I’ve used the word iconic a lot, but this “house” truly is a one-off! The London home of The Queen (check the flagpole & if the flag is flying, it means she’s home). Buckingham Palace is the backdrop for any royal occasion & well worth closer inspection. The State Rooms are available to tour for 10 weeks in the summer. The gardens just outside set the house off beautifully & the Victoria Memorial is also worth a few photos.
If you’ve done the rest of the walk super quick or joined it late, then you may be in luck to see the Changing of the Guard between 10.30 – 11am. This is a real sight of traditional British pageantry as the current guards go off duty & the new crew arrive. You can check the schedule here before you visit.
If you’re fed up of the sites (not many more to go now!) & want a bit more park action then you can peel off here & go into Hyde Park.
Churchill War Rooms is a sinister-looking square building covered in ivy. It was home to the underground nerve centre where this famous Prime Minister & his team directed the victory of the Second World War. Tickets for a tour cost £22.
16. Horse Guards Parade.
Walk across the parade ground & under the archway to see the equally well turned out (& very unsmiling) guards of the Household Cavalry. On the other side of the building, you will find 2 mounted cavalry troopers of The Queens Lifeguard (as long as you make it here between 11am & 4pm). They change guards every day at 11am (10am on Sundays).
Watching the mounted guards means you are now in Whitehall.
If you want to get your final fix of politics then you can head right on Whitehall to the Prime Ministers home of 10 Downing Street. There are police guards & gates, so any photos or close-ups of the door are pretty much impossible. Along here you can also spot Scotland Yard, the headquarters of the London Metropolitan Police.
For the final part of the walk, as you leave Horseguards Parade, turn left which brings you to…
17. Trafalgar Square.
“He is guarded by some impressive lions, surrounded by beautiful fountains & populated by a lot of pigeons.”
At weekends, in particular, there’s always a lot of activity in the square as it’s a key congregation site for protests, marches & events.
When you are in Trafalgar Square, have a look at each corner. You will see a statue placed on a high concrete plinth. 3 of these are traditional soldiers on horses. The fourth changes & could be anything modern from a giant blue cockerel to a sphinx made of syrup cans (currently), to a very tall thumbs up!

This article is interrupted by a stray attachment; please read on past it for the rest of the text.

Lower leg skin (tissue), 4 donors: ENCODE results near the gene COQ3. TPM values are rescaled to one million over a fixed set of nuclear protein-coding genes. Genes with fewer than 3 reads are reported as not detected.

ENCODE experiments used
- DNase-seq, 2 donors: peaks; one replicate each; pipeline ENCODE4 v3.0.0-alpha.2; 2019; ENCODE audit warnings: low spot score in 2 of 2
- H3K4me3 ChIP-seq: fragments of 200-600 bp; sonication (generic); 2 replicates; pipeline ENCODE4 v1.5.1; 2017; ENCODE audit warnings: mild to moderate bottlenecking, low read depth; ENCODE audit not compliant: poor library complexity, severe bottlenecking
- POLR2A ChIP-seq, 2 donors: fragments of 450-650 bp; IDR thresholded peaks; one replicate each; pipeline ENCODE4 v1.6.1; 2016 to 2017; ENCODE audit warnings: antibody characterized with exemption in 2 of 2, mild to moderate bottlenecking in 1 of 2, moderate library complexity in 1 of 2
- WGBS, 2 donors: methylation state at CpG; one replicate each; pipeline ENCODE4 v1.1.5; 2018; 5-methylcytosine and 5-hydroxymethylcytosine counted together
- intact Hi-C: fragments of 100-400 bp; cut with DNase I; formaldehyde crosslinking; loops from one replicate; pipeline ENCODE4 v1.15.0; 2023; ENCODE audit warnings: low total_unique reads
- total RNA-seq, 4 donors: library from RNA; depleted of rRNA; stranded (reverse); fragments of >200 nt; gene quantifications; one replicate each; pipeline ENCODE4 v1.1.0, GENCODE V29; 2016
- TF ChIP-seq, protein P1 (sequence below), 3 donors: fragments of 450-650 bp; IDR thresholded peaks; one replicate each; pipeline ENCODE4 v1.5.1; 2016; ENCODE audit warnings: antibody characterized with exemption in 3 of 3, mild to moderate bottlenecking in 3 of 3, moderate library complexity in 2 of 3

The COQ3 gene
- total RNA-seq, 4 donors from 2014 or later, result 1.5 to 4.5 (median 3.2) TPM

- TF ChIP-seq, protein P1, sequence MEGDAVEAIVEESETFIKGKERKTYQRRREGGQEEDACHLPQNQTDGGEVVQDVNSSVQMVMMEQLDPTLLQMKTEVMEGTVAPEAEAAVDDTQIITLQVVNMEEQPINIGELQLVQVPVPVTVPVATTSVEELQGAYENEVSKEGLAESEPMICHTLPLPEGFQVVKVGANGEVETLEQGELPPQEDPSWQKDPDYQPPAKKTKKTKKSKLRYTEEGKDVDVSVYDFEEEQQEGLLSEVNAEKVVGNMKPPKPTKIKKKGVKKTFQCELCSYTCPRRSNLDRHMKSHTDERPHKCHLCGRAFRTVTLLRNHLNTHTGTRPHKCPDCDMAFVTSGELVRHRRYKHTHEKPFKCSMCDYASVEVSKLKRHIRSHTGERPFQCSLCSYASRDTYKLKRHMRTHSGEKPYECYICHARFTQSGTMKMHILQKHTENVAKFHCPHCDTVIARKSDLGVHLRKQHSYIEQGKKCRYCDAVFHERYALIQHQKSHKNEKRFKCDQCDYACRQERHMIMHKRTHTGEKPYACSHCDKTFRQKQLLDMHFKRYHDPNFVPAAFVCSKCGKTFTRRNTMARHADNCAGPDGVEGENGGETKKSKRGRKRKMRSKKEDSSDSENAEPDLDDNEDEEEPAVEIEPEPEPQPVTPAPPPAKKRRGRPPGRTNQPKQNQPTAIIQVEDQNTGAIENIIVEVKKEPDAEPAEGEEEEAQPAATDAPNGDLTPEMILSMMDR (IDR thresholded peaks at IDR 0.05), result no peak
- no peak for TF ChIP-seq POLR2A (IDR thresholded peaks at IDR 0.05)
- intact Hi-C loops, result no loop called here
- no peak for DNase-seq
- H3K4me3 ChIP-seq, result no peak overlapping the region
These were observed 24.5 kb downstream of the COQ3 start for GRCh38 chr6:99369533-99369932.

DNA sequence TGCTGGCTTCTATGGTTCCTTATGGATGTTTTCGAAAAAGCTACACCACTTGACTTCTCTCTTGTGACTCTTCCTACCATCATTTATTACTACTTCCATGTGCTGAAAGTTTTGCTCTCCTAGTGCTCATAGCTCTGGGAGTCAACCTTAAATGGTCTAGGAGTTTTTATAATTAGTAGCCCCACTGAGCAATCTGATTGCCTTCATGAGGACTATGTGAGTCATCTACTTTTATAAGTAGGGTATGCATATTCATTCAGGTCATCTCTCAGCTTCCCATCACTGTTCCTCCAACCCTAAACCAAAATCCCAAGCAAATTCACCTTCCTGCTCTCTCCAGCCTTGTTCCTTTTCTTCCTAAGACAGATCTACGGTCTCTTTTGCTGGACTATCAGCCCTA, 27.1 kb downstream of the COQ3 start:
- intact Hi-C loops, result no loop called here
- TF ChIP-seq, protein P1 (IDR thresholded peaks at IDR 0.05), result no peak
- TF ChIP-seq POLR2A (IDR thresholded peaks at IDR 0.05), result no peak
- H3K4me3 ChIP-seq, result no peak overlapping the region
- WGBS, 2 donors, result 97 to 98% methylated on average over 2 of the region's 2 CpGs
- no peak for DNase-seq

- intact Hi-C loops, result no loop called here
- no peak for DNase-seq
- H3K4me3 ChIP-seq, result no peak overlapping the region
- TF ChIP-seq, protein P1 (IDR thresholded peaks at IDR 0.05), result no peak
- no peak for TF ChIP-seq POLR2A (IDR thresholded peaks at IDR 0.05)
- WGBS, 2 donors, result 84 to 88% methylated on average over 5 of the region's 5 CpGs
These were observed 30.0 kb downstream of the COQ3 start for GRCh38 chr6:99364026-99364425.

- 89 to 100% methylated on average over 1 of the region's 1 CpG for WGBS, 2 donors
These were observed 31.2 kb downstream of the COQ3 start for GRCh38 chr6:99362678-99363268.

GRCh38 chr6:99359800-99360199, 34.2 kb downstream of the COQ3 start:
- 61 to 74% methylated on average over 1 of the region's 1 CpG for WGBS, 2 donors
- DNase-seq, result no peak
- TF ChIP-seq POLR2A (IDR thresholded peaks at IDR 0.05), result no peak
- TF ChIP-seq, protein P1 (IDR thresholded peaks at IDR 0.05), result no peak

The National Gallery.
The entrance for this amazing gallery forms the backdrop for Trafalgar Square & is an impressive construction in itself. It is free to enter (donations again) & houses classics in the form of Van Gogh’s Sunflowers as well as works by Turner, Constable, Michelangelo, Da Vinci & too many more masters to mention.
Nearest Tube: Charing Cross.
18. Leicester Square.
Leicester Square is very touristy & kind of unimpressive in comparison to most of the other sites here. The Square is famous as the centre of cinema in London & if there is a UK premiere on the cards, it will be held here. It is also the site of street performers & where you can pick up cheaper, last-minute West End theatre tickets from numerous booths around the square.
Nearest Tube: Leicester Square.
If you’re hungry & feel you’re ready to stop then there are a few (very tourist-centric) options in the square, or you can head to nearby Chinatown & Soho for something a bit more individual…or oriental!
19. Piccadilly Circus.
Just next door to Leicester Square is the final destination on my epic walk, Piccadilly Circus. This spot is famed for its bright city lights which form a great backdrop for bus & taxi shots.
Nearest Tube: Piccadilly Circus
And if you still want to keep going…
20. Regent & Oxford Street Shops.
By this time, I’m usually very ready to finish. If you do still have a bit of energy in your legs & fancy sampling the famous shopping streets of London, then take a slow stroll up Regent Street. You can then finally finish at the junction with infamous Oxford Street.
Liberty of London is famous for its prints & a quintessentially (expensive!) British shopping experience.
“There really is no store in the world which can really rival the grandeur of Liberty, inside & out. In my opinion, it is much better than Harrods!”
This will then lead you onto Carnaby Street. The pedestrian walkway is iconic as the centre of cool during the “Swinging 60’s” London scene. Now it is still a great place to hang out for a bit of shopping, eating & drinking.
Nearest Tube: Oxford Circus or head back to Leicester Square.
That’s it! You must be exhausted!
London is an amazing city & I hope this guide helps you to navigate your way around this iconic capital. All I can do is encourage you to meander at your leisure. It’s a great route to start your trip so you can then decide where you want to spend more time during the remainder of your stay. However, I will always encourage you to take detours along the way & enjoy just exploring the smaller areas which capture your curiosity. If you do this, I promise you will rarely be disappointed!